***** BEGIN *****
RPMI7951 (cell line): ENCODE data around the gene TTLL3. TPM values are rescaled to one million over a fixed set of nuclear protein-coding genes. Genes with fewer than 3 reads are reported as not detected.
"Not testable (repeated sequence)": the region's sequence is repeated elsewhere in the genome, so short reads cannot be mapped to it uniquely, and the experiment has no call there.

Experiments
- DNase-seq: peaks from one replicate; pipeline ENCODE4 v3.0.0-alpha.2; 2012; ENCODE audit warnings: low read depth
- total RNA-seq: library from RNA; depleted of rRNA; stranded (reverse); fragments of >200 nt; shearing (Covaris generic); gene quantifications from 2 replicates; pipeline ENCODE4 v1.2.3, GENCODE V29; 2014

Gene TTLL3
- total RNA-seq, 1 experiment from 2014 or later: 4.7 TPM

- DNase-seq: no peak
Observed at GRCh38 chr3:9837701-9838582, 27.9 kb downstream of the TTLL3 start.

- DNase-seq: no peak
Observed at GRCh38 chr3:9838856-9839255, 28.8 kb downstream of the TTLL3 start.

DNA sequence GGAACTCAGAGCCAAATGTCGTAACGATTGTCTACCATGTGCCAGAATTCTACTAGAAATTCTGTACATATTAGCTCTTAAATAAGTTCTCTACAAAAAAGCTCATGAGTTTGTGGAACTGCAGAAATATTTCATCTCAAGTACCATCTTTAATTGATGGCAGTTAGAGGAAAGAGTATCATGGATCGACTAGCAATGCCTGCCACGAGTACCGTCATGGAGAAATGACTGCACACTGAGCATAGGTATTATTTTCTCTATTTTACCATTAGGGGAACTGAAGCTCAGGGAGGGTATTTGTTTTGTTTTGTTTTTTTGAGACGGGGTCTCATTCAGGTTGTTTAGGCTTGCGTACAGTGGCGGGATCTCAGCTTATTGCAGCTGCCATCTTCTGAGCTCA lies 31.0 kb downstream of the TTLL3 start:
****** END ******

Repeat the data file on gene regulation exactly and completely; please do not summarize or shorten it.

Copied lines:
RPMI7951 (cell line): ENCODE data around the gene TTLL3. TPM values are rescaled to one million over a fixed set of nuclear protein-coding genes. Genes with fewer than 3 reads are reported as not detected.
"Not testable (repeated sequence)": the region's sequence is repeated elsewhere in the genome, so short reads cannot be mapped to it uniquely, and the experiment has no call there.

Experiments
- DNase-seq: peaks from one replicate; pipeline ENCODE4 v3.0.0-alpha.2; 2012; ENCODE audit warnings: low read depth
- total RNA-seq: library from RNA; depleted of rRNA; stranded (reverse); fragments of >200 nt; shearing (Covaris generic); gene quantifications from 2 replicates; pipeline ENCODE4 v1.2.3, GENCODE V29; 2014

Gene TTLL3
- total RNA-seq, 1 experiment from 2014 or later: 4.7 TPM

- DNase-seq: no peak
Observed at GRCh38 chr3:9837701-9838582, 27.9 kb downstream of the TTLL3 start.

- DNase-seq: no peak
Observed at GRCh38 chr3:9838856-9839255, 28.8 kb downstream of the TTLL3 start.

DNA sequence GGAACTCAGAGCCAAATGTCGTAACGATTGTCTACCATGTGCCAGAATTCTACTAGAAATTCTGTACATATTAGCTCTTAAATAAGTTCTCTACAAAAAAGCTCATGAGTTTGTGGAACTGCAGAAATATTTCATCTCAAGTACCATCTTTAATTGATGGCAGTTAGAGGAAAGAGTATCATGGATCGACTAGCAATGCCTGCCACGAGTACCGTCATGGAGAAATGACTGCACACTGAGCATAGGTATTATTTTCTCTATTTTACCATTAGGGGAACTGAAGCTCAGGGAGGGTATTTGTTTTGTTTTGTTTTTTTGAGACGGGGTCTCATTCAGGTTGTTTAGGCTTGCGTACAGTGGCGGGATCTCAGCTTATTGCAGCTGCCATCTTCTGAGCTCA lies 31.0 kb downstream of the TTLL3 start: